The Honduran Women’s Collective is asking for letters, calls, tweets, and facebook messages, be sent to Delta Apparel to insist that they give 25 fired workers, their jobs back. See action and info below. Sample letter below.
Between April 5-7, 2017, U.S.-based company, Delta Apparel fired over 40 workers that suffer from musculoskeletal injuries, from their factory in Villanueva, Cortés, Honduras. Most have worked with the company for over 10 years. 25 of the 40 workers have refused to accept any settlements, and are demanding that Delta Apparel give them their jobs back.
Without their jobs, the injured workers cannot access needed medical benefits and treatments, including operations, medicines, and rehab. Since they were fired, CODEMUH and the workers have organized protests and gatherings outside of Delta’s factory. Let’s make Delta Apparel listen to them!
The 25 workers – 22 women and three men – have received medical diagnoses that demonstrate that the injuries they suffer from, have been largely caused by the repetitive assembly line work in the factories. The diagnoses of work-related injuries requires Delta to relocate workers inside the factory in order to reduce the risk factors that caused the injuries in the first place. Delta refused to do this, and instead fired the workers, using their injuries and diagnoses as the justification! This is in clear violation of Honduran law, which is already weakly enforced given the power of foreign companies, and the high rates of impunity and corruption in the Honduran government.
The Honduran Women’s Collective (CODEMUH) and 25 recently fired employees are requesting that international organizations and individuals, send letters, email, call, tweet and Facebook, the U.S.-based company, Delta Apparel. Delta Apparel’s headquarters is in Greenville, South Carolina, and is a publicly traded company on the New York Stock Exchange.
Call, tweet, facebook, and write Delta Apparel and demand:
- That Delta Apparently reinstate the 25 fired workers, without conditions and without delay.
- That the company abide by Honduran law, and relocate the 25 workers to positions in the factories that do not expose them to the risk factors that caused their injuries in the first place.
Delta Apparel, Corporate Headquarters:
322 South Main Street, Greenville, South Carolina 29601,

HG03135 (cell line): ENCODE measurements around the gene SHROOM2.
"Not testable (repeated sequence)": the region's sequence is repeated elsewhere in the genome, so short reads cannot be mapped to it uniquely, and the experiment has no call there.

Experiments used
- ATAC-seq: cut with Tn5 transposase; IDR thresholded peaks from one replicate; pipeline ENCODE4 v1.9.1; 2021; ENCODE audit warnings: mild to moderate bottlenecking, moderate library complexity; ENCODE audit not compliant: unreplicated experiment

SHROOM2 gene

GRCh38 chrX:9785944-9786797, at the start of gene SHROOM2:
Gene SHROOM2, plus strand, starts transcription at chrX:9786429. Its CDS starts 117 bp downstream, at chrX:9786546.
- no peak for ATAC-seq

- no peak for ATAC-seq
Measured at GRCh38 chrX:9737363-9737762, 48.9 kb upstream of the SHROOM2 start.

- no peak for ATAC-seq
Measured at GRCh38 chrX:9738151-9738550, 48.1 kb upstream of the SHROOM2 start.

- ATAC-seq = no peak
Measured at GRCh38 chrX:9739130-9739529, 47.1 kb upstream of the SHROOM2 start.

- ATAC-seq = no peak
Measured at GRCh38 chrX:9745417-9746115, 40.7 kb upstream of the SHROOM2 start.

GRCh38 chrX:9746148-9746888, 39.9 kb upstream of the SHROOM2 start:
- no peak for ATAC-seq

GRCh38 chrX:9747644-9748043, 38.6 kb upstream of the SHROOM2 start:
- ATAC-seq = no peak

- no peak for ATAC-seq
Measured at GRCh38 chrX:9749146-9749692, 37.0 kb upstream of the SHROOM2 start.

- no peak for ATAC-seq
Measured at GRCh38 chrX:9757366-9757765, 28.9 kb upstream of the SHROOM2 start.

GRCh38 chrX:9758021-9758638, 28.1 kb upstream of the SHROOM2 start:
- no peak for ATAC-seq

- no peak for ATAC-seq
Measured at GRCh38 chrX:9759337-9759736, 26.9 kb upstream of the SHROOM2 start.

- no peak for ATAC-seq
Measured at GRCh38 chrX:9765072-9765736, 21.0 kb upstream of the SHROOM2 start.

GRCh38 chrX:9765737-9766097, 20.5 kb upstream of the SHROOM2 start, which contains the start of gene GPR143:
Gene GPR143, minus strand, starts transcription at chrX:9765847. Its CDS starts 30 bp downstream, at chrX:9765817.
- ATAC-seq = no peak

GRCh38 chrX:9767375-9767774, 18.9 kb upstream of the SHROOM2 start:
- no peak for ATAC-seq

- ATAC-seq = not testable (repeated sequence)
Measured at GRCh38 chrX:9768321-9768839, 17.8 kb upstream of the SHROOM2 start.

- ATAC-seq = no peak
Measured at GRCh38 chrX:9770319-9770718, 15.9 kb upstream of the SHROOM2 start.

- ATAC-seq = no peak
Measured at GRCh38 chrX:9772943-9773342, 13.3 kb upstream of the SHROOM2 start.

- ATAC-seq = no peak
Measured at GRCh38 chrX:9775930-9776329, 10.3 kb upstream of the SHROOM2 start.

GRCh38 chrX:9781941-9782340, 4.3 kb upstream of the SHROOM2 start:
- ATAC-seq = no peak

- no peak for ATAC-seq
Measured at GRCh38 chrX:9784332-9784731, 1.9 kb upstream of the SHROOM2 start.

Facebook: Delta Apparel
Write the U.S. Embassy in Tegucigalpa (SmithJA6@state.gov) and insist that they follow-up with Delta Apparel and the Honduran government to ensure the workers’ voices are heard.
In all communications, please send a copy to CODEMUH at firstname.lastname@example.org. Also demonstrate your solidarity for the workers on CODEMUH’s facebook (Codemuh Codemuh)
322 South Main Street
Greenville, South Carolina 29601
Facebook: Delta Apparel
May 8, 2017
Dear CEO and President Robert W. Humphreys,
It has come to our attention that Delta Apparel fired over 40 Honduran employees in early April 2017 from their Delta Apparel Honduras factory in Villanueva, Cortes. Of the 40 fired employees, 25 workers – 22 women and 3 men – are demanding that Delta Apparel give them their jobs back. All 25 workers are injured with work-related injuries like musculoskeletal disorders, as diagnosed by the Honduran Social Security Institute (IHSS), Without their jobs, they cannot access the expensive and specialized medical treatment they need for their injuries.
Delta Apparel knows that these workers are injured and simply wants to rid itself of a problem that the conditions in their own factory created! Delta justified firing the workers because of the diagnoses that the workers have been given by the IHSS, that legally requires the company to relocate them inside the factory in order to reduce the physical stress and risk factors that caused their injuries in the first place. Delta Apparel refuses to do this. Instead, Delta has refused in various hearings held by the Honduran Ministry of Labor to give the 25 workers their jobs back. The Honduran Women’s Collective (CODEMUH) have been organizing protests, gatherings, and providing legal support for the fired workers. We demand that their voices be heard!
All fired employees have worked with the company for between 10-19 years, and all require immediate and specialized medical assistance as a result of the injuries they have developed on Delta’s assembly lines. The 25 employees want their jobs back in order to have medical coverage in the Social Security Institute.
We demand that Delta Apparel abide by Honduran law and act as a “socially responsible” company as it claims to be! Give the 25 workers their jobs back, without delay or conditions and relocate them inside the factory so they are no longer at risk of further injury!
Cc: Jason Smith, Human Rights and Labor Representative, US Embassy in Tegucigalpa; SmithJA6@state.gov; CODEMUH, email@example.com; Honduras Solidarity Network, firstname.lastname@example.org;